Prediction of trastuzumab-induced cardiotoxicity in breast cancer patients receiving anthracycline-based chemotherapy
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Adjuvant trastuzumab improved overall survival and reduced the risk for disease recurrence in women with breast cancers, because of its potential cardiotoxicity, careful monitoring of left ventricular (LV) function during treatment is required.
This study investigates, whether myocardial strain imaging and level of N-terminal pro-brain natriuretic peptide (NT-pro BNP) could predict subsequent reduction in LVEF in breast cancer patients received adjuvant trastuzumab. 61 women with pathologically proven breast cancer HER-2 positive received AC (Doxorubicin–Cyclophosphamide) for 4 cycles, followed by paclitaxel with Trastuzumab were enrolled. Clinical, conventional echocardiographic parameters, myocardial strain imaging [global longitudinal peak systolic strain (GLS), radial and circumferential systolic strain] and level of NT pro-BNP were measured at baseline, after 3, 6, 9 and 12 months of trastuzumab therapy.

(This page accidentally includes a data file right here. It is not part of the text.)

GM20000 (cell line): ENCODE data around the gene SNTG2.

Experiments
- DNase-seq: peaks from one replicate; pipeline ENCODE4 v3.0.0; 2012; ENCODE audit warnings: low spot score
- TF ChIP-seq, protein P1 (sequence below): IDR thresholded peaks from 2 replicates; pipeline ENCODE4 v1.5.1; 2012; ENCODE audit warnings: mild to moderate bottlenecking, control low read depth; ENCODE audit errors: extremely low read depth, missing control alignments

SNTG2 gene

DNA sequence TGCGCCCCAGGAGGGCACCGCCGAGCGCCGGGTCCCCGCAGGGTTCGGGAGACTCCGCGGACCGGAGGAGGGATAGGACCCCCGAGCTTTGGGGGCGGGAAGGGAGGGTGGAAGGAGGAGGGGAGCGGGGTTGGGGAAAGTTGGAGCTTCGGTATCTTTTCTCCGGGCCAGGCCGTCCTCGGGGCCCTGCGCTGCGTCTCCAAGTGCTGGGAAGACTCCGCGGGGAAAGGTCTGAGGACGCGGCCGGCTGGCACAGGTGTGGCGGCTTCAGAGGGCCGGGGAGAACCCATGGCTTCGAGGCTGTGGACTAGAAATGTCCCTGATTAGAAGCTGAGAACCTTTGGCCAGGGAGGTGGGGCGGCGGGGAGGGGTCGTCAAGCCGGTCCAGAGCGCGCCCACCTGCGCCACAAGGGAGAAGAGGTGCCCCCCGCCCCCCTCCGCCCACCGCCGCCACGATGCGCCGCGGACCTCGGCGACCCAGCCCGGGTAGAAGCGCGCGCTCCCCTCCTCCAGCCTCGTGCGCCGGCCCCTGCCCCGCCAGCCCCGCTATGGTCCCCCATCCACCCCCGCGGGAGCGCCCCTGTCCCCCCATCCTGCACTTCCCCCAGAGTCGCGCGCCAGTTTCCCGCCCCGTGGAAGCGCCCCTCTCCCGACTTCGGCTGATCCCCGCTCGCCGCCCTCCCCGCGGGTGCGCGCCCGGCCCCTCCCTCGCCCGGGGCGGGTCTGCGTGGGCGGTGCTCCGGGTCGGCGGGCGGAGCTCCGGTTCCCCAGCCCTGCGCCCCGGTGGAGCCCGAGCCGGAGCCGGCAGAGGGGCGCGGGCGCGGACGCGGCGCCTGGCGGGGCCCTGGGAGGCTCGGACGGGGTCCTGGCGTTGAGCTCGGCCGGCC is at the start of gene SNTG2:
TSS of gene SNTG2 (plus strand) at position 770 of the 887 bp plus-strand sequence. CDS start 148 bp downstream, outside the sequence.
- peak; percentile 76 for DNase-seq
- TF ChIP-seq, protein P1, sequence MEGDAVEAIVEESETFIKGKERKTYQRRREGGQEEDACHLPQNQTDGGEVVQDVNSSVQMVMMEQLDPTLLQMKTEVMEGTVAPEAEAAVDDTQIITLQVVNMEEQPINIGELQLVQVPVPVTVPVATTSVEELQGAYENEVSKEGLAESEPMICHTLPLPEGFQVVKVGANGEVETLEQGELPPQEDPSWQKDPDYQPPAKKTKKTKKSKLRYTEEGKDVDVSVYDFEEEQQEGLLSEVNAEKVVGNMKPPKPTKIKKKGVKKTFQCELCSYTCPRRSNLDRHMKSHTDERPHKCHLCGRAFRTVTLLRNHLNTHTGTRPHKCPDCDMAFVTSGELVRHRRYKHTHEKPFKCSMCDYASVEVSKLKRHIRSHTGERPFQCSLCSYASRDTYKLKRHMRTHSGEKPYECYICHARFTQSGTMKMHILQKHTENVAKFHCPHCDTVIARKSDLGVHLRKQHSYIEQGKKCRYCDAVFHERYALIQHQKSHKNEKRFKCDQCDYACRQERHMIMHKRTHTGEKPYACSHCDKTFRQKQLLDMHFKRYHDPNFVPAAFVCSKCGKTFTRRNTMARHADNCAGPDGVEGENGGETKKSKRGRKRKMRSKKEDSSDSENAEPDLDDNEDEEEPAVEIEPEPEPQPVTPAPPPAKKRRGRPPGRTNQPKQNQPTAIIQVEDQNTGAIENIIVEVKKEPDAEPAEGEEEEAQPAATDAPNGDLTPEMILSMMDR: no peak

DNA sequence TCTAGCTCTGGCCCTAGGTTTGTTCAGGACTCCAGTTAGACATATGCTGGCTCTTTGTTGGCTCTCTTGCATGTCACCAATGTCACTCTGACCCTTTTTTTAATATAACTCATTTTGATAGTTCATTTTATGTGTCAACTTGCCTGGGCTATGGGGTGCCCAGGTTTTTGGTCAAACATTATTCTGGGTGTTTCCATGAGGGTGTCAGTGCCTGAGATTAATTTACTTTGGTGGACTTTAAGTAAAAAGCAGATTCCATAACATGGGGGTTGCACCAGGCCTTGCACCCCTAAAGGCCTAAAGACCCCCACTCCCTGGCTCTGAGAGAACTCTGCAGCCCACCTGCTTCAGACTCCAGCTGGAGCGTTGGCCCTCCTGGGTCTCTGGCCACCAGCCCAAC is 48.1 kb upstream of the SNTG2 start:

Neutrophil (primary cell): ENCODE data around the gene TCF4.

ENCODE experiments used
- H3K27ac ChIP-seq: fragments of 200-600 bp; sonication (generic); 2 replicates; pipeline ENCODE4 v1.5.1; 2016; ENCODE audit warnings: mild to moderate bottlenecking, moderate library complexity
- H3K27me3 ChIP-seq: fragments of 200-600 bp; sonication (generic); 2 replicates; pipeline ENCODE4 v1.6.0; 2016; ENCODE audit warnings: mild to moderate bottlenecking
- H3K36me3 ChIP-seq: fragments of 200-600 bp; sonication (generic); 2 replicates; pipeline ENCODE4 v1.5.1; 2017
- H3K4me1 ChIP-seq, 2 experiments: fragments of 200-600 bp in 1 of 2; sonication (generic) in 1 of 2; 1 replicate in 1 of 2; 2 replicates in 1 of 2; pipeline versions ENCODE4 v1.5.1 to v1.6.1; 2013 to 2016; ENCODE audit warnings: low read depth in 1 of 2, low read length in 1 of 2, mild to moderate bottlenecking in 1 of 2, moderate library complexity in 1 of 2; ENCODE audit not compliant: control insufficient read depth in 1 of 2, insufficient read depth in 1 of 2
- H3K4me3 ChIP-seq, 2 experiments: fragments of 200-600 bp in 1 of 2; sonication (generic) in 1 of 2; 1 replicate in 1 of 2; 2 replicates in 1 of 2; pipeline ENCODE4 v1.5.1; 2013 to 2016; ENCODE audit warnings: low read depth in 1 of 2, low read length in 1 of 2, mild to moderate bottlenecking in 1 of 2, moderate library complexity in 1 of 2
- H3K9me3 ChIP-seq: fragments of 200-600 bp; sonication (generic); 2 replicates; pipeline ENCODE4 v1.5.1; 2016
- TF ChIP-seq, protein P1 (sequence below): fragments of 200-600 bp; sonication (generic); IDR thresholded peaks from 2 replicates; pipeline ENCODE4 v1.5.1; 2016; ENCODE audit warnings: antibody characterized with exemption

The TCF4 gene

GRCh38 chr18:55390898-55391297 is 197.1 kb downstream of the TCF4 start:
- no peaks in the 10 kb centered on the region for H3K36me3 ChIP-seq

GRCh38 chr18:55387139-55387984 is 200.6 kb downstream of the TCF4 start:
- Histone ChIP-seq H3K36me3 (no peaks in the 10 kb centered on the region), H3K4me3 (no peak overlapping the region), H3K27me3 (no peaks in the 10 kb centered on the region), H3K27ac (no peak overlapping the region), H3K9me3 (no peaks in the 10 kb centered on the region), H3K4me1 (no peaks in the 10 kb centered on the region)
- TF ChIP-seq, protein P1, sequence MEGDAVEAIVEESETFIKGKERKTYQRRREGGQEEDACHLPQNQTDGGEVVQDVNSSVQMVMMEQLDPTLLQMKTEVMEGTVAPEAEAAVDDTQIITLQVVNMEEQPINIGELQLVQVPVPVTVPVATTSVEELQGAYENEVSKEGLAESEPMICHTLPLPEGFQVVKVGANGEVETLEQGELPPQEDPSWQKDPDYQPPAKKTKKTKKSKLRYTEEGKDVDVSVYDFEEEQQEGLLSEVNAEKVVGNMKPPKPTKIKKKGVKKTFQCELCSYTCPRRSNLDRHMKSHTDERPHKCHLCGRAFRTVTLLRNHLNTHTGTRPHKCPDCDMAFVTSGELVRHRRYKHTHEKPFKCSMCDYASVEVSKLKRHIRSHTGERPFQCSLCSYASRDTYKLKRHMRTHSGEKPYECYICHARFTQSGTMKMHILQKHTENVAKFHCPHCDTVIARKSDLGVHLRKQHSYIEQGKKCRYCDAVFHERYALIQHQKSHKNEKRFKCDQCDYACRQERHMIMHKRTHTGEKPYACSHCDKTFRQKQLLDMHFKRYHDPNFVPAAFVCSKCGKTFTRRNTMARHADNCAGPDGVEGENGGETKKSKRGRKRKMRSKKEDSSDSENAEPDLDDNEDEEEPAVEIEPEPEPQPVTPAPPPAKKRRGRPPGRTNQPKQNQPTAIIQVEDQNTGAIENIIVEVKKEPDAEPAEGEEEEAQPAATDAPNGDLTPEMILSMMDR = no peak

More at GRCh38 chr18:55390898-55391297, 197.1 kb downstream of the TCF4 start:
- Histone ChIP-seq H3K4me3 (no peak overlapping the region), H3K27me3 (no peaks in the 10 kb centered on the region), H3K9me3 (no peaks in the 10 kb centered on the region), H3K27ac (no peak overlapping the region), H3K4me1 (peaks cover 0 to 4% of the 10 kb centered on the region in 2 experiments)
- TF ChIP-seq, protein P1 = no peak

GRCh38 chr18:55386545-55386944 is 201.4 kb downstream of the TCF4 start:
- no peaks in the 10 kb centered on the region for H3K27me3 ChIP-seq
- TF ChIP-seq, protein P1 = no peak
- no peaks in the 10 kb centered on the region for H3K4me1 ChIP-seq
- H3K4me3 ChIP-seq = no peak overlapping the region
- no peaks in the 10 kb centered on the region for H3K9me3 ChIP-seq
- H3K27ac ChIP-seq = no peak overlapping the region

Of 61 patients, 18 patients (29.5%) developed trastuzumab-induced cardiomyopathy (CM) at 6 and 9 months of therapy (LVEF declines ≥ 10%), GLS and radial strain significantly decreased in CM group at 3 months of trastuzumab treatment, the value of GLS at 3 months was the strongest predictors of cardiotoxicity its area under the curve (AUC 0.98) with an optimal cut-off for GLS (− 18%) having 92.5% sensitivity and 83% specificity. NT-pro BNP levels were not predictive of later trastuzumab-induced cardiac dysfunction.
Myocardial strain imaging has been able to predict pre-clinical changes in LV systolic function and GLS is an independent early predictor of subsequent reduction in EF in breast cancer patients treated with trastuzumab.
KeywordsBreast cancer Trastuzumab Cardiotoxicity Myocardial strain
This study was not funded.
Compliance with ethical standards
Conflict of interest
Wafaa S. El-Sherbeny, Nesreen M. Sabry and Radwa M. Sharbay declare that they have no conflict of interest.
This study was approved by the Ethics Committee in the Faculty of Medicine, Tanta University and with Helsinki Declaration of 1964 and later revision.
Informed consent was obtained from all patients included in the study.
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